Asgardia, the first off-world country is looking for citizens
If you have had enough with Earth and you’re ready to throw it all away to be a pioneer, Asgardia might be the place for you. Although it has a long, long way to go before it is an actual place, a group of scientists and businesspeople are hoping to create the first off-world country in orbit around the Earth. And it’s looking for citizens.
Named after the mythological Norse world in the sky, Asgardia is a proposed settlement that would orbit the Earth with three primary missions. The first would be to defend the planet from threats from space, notably asteroids, space debris, and anything that would be big enough to potentially crash down to the surface without completely vaporizing.
The second goal would be to create a new nation, free of the entanglements of nations on Earth. Asgardia would write a new set of laws for itself, and eventually become a member of the UN with all the rights and responsibilities of nay member.
The third goal is to create a scientific base of knowledge in space that would be free, and would remain demilitarized. In its own words, it wants to create a “noosphere,” or a sphere of human thought, “creating a mirror of humanity in space but without Earthly division into states, religions and nations. In Asgardia we are all just Earthlings!”
The founders of Asgardia
The fledgling nation is the brainchild of several space experts, including members from Canada, Romania, Russia, and the United States. An exact list of the people behind Asgardia hasn’t been revealed, but Science Alert has confirmed the following players:
- Igor Ashurbeyli– founder of the Aerospace International Research Centre (AIRC) in Russia and the new chairman of the United Nations Educational, Scientific, and Cultural Organization’s (UNESCO) ‘science of space’ committee.
- David Alexander– director of Rice University’s Space Institute.
- Ram Jakhu – director of the Institute of Air and Space Law at McGill University.
- Joseph N. Pelton– director of the Space and Advanced Communications Research Institute (SACRI) at George Washington University.
- Dumitru-Dorin Prunariu– a Romanian cosmonaut.
The costs of building a nation
The obvious question is where is the money coming from. At the moment, the project is self-funding, thanks to members and supporters with deep pockets. The International Space Station, which for all its innovation is still only big enough for a handful of people at most, cost over $100 billion and took 18 nations to make it operational.
The plan is to begin with a single satellite launch in 2017, partly to get things moving and make the proposal concrete, and partly to coincide with the 60 year anniversary of the launch of Sputnik I. The team presumably has the resources for that, but afterwards it will need to raise hundreds of millions of dollars, possibly billions.
The lookand business of Asgardia
The structure for Asgardia is currently set for three parts: one or several core satellites, clusters of network-centric small satellites, and a protective space platform. The details of how they will do this aren’t yet clear.
“At this point, we’re trying not to give too much technical detail away,” said Timothy Wild, a spokesperson for the consortium. “We have some ideas, but it’s not at the level of understanding to put into the public domain … [W]e’re taking a measured approach. We’re explaining what we want to do now and not jumping the gun on too many details.”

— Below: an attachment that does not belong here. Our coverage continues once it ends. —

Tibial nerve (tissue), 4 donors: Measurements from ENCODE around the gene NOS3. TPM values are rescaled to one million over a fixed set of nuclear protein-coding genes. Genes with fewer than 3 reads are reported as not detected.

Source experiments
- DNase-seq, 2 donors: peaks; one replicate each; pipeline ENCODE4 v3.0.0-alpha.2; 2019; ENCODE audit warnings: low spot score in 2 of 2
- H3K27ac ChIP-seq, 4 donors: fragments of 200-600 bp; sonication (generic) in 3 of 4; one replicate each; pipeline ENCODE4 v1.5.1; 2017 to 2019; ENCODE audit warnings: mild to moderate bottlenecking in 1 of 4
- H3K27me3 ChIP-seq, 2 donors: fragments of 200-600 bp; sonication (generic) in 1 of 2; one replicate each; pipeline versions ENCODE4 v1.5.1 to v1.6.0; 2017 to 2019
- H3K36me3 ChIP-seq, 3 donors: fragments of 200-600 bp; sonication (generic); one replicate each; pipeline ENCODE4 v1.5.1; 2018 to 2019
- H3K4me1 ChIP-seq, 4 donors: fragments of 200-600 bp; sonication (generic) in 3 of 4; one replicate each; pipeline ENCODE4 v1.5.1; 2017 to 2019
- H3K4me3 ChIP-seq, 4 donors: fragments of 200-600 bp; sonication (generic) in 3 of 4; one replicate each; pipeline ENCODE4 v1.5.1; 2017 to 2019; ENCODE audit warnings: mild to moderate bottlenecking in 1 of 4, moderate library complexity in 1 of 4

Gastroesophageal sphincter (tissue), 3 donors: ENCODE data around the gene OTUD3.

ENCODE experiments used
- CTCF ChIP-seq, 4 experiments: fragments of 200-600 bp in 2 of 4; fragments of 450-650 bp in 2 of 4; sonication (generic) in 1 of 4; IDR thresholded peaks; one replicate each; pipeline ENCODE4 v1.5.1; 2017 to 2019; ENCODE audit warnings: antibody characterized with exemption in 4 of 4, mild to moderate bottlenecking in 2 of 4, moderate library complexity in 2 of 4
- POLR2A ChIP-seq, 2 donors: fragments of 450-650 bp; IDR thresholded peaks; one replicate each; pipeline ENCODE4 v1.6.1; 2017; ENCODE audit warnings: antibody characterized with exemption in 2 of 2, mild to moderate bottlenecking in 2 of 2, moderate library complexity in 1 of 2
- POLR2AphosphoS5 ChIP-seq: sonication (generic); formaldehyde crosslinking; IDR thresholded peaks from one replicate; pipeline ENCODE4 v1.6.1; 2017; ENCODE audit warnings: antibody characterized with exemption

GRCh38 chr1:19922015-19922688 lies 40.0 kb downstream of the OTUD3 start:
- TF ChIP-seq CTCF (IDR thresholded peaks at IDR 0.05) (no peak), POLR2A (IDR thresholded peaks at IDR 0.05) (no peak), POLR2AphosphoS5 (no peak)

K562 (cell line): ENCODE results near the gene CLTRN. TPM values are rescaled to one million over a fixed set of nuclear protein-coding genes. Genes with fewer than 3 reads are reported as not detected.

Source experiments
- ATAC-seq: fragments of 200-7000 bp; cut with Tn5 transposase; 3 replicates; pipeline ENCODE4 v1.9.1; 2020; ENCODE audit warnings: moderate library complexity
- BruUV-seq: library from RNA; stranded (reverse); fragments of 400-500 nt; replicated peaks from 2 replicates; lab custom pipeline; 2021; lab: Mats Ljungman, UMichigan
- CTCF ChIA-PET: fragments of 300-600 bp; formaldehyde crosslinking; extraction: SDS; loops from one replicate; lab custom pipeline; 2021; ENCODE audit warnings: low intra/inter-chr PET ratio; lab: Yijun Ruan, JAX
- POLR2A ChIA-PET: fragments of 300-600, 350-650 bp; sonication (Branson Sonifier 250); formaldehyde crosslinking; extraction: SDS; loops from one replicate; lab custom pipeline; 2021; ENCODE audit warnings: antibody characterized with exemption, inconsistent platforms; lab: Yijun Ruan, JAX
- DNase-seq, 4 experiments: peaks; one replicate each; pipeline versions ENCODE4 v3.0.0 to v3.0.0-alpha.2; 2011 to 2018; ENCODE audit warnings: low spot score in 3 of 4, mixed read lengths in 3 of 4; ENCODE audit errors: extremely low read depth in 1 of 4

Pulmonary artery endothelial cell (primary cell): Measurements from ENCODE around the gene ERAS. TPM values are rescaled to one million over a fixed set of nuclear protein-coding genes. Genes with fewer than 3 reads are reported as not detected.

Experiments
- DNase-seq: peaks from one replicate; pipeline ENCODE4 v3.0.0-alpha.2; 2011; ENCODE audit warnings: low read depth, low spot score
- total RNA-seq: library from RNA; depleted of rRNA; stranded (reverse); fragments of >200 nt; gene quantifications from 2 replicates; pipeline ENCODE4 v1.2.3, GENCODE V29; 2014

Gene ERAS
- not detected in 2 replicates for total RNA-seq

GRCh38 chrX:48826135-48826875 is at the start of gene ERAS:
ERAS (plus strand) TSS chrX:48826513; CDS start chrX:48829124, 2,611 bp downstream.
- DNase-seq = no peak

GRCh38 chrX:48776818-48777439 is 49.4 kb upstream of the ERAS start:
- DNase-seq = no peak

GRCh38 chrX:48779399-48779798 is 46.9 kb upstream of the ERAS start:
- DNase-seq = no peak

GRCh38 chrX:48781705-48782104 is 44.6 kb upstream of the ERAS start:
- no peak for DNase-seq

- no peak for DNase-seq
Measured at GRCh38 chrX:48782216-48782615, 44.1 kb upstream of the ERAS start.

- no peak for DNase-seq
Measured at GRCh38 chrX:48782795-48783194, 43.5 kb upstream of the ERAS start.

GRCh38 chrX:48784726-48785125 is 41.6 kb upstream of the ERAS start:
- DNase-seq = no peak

Once the structures are in place, the fledgling country would be able to set up a few unique businesses.
The official website specifically mentions asteroid mining, something the nation would be in the ideal position to do. It could launch mining expeditions from orbit, which would make the costs relatively low – as opposed to any terrestrial competitors. It could also act as a fueling station for any groups looking to save costs – and weight – on launching with fuel for a mission to the moon, Mars, the asteroid belt, or even just a long-term stint in orbit. It could also save companies millions, maybe even billions, on repairing their satellites in orbit.
The legalities of nation building
The other major question is the legality of it all.
At the moment, the country that a mission or object launches from is legally responsible for it. Beyond that, it’s something of a gray area since no one has done it yet.
“The project is creating a new framework for ownership and nationhood in space, which will adapt current outer space laws governing responsibility, private ownership and enterprise so they are fit for purpose in the new era of space exploration,” the organization said.
“By creating a new Space Nation, private enterprise, innovation and the further development of space technology to support humanity will flourish free from the tight restrictions of state control that currently exist.”
Citizens of space
There is also the question of who would live there. Asgardia is currently recruiting experts in fields of science, engineering, and other roles that would help to maintain the space nation, but it’s also looking for regular people.
Asgardia is currently accepting applications on its website. It claimed that its first 100,000 applicants will be granted dual citizenship when Asgardia is operational (and a legally recognized nation), but the site has already received over 350,000 applications. It’s also hosting competitions to design the nation’s flag, insignia, and anthem. Anyone can submit their designs.
“We must leave [Earth] because it’s very much in the nature of humanity,” Ram Jakhu, the director of McGill University’s Institute of Air and Space Law and an Asgardia project founding member, told Business Insider..
“Humanity left Africa and covered the whole globe. The resources of Earth will be depleted. Third, I would say, we have a wish to go where nobody has gone before.”